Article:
Symposium: Gualtiero Piccinini, Computation and Representation in Cognitive Neuroscience

Cognitive neuroscientists routinely explain cognition in terms of neural computations over neural representations. Yet the notions of neural representation and neural computation remain poorly understood. There is no consensus on how to construed these notions and how to relate them to the notions of computation and representation used in other disciplines, including psychology and computer science. In this symposium, some of the leading philosophers who work on foundations of cognitive neuroscience will come together to push the debate forward on these central concepts.

Oron Shagrir is the Schulman Professor of Philosophy at the Hebrew University of Jerusalem. His research focuses on the nature of computation, and in particular on the role of computational approaches and the computational- level in cognitive neuroscience. He defends the view that computing is some sort of modeling. He is the editor, with Jack Copeland and Carl Posy, of Computability: Turing, Gödel, Church, and Beyond (MIT 2013), and the author of articles published in Mind, Philosophy and Phenomenological Research, Philosophical Studies, Philosophy of Science, The British Journal for the Philosophy of Science, and other journals.

Carl F. Craver is Professor of Philosophy and Philosophy-Neuroscience-Psychology at Washington University in St. Louis. He works in the philosophy of neuroscience exploring the norms distinctive of mechanistic explanations. He also works as a neuropsychologist exploring the agential capacities of individuals with episodic amnesia.

Andrea Scarantino is Associate Professor of Philosophy at Georgia State University. He has published more than 30 papers in philosophical and scientific journals, including the Australasian Journal of Philosophy, Philosophical Studies, Philosophy of Science, Emotion Review, Animal Behavior, Journal of Biological Physics and others. His primary research focus is on the nature and function of emotions, but he retains a strong interest in information theory and in non-linguistic communication. He is the editor of Emotion Researcher, ISRE’s Sourcebook for Research on Emotion and Affect.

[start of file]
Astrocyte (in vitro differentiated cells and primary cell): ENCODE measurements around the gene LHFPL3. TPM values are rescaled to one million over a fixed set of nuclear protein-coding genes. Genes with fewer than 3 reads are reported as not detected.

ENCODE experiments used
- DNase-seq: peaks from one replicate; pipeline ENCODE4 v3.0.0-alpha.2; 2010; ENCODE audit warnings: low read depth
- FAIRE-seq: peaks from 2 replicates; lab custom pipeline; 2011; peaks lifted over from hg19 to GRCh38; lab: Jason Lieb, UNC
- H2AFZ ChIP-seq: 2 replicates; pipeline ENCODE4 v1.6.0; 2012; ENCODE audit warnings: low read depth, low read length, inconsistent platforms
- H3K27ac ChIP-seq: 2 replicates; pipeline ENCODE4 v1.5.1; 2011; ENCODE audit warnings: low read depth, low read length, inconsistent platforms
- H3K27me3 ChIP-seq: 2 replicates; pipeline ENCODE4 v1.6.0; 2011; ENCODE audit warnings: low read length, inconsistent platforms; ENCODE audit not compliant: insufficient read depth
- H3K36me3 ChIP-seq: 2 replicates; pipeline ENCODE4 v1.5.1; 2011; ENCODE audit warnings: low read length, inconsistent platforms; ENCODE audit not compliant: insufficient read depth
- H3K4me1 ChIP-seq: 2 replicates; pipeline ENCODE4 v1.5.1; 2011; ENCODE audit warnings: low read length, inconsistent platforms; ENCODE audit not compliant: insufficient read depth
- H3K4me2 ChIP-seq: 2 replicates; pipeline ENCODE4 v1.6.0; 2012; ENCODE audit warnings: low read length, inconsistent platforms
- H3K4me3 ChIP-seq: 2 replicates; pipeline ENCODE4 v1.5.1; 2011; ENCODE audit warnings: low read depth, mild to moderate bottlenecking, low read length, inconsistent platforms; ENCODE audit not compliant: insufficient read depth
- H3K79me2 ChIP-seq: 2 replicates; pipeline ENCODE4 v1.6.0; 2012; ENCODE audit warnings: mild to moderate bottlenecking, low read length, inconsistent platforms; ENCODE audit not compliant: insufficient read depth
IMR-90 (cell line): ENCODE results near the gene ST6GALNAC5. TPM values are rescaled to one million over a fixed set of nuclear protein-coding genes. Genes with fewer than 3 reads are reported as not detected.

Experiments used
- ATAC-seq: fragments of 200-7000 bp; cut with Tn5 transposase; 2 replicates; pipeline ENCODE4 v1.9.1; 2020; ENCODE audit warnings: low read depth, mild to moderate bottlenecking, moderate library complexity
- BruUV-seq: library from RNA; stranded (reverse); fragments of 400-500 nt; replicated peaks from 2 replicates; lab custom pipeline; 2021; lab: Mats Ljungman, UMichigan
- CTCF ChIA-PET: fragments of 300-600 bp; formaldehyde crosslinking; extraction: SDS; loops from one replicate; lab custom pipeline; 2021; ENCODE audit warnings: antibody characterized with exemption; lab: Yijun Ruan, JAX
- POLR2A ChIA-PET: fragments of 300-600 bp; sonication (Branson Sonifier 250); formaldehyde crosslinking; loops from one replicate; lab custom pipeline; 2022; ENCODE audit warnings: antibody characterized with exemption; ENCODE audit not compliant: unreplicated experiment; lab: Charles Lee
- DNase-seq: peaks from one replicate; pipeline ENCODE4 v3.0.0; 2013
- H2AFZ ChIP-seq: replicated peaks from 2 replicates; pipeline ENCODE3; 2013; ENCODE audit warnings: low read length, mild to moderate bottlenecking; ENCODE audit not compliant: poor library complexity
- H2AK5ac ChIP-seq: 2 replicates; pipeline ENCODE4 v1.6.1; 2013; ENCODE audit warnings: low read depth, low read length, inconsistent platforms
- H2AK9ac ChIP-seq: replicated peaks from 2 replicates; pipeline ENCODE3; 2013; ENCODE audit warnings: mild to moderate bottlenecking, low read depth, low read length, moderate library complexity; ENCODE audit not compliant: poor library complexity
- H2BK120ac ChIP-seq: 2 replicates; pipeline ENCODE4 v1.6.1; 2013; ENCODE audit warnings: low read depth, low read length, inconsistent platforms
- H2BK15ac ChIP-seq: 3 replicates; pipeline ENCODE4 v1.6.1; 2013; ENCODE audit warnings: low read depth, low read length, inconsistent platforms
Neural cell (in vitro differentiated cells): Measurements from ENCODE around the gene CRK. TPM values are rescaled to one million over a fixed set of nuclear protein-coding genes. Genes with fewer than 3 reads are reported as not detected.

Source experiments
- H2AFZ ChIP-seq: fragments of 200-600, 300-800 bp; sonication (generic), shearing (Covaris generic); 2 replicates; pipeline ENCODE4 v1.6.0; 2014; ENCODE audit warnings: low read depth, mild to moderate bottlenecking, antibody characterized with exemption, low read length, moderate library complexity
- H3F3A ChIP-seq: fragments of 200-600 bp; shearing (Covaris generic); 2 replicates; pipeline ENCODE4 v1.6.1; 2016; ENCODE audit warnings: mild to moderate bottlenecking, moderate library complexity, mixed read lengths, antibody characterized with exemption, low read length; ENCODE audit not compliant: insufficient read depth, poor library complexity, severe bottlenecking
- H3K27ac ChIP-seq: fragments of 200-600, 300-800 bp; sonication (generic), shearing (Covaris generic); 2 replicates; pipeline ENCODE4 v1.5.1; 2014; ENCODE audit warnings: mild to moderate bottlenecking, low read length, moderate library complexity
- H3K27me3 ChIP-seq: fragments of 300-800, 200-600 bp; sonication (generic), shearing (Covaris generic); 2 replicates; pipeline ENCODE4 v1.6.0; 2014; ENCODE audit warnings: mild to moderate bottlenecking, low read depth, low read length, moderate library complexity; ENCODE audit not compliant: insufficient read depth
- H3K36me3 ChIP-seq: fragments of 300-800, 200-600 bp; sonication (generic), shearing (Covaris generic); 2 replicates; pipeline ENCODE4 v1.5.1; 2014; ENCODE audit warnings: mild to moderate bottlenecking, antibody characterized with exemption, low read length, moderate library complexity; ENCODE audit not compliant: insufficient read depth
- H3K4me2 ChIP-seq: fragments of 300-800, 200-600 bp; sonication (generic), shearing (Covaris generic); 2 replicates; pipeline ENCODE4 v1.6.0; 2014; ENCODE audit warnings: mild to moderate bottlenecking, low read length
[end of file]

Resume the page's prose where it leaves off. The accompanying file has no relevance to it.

Nir Fresco holds a PhD in Philosophy of Cognitive Science from the University of New South Wales, a Master’s degree in Philosophy and a Bachelor’s degree in Computer Science. In 2013 he was awarded the international Goldberg Memorial Prize for outstanding graduate research in the area of computing and philosophy by the IACAP. His postdoctoral studies, thus far at the Hebrew University, have focused mainly on the explanatory role of information theory in cognitive science. Fresco has recently completed a research fellowship at the Israel Institute for Advanced Studies at the Hebrew University of Jerusalem working on the theoretical foundations of computation. This work is a continuation of his doctoral studies on the role of computation in cognitive science. In addition to his research on theoretical cognitive science, he has been working on the ethics of emerging and developing information technologies.

David Kaplan is a Lecturer in the Department of Cognitive Science and an Associate Investigator of the ARC Centre of Excellence in Cognition and its Disorders (CCD) and Perception in Action Research Centre (PARC) at Macquarie University. Before coming to Macquarie, he completed his PhD at Duke University (2007). From 2007-2009, he held a James S. McDonnell postdoctoral fellow in the Philosophy-Neuroscience-Psychology (PNP) Program at Washington University in St. Louis. From 2009-2013, he completed postdoctoral training in neurophysiology at Washington University in St. Louis – School of Medicine. During this period, he led a project investigating movement planning and limb representation in the posterior parietal cortex. His current research is organized into two interrelated streams. One research stream addresses foundational explanatory, methodological, and theoretical issues in cognitive science and neuroscience. The other research stream addresses the neural mechanisms underlying sensorimotor integration and movement planning, with a particular focus on reach planning and spatial representation in the posterior parietal cortex.

Gualtiero Piccinini is professor in the Department of Philosophy and Associate Director of the Center for Neurodynamics at the University of Missouri – St. Louis. He works on the philosophy of mind and related sciences. In 2015 he published a book with Oxford University Press, entitled Physical Computation: A Mechanistic Account.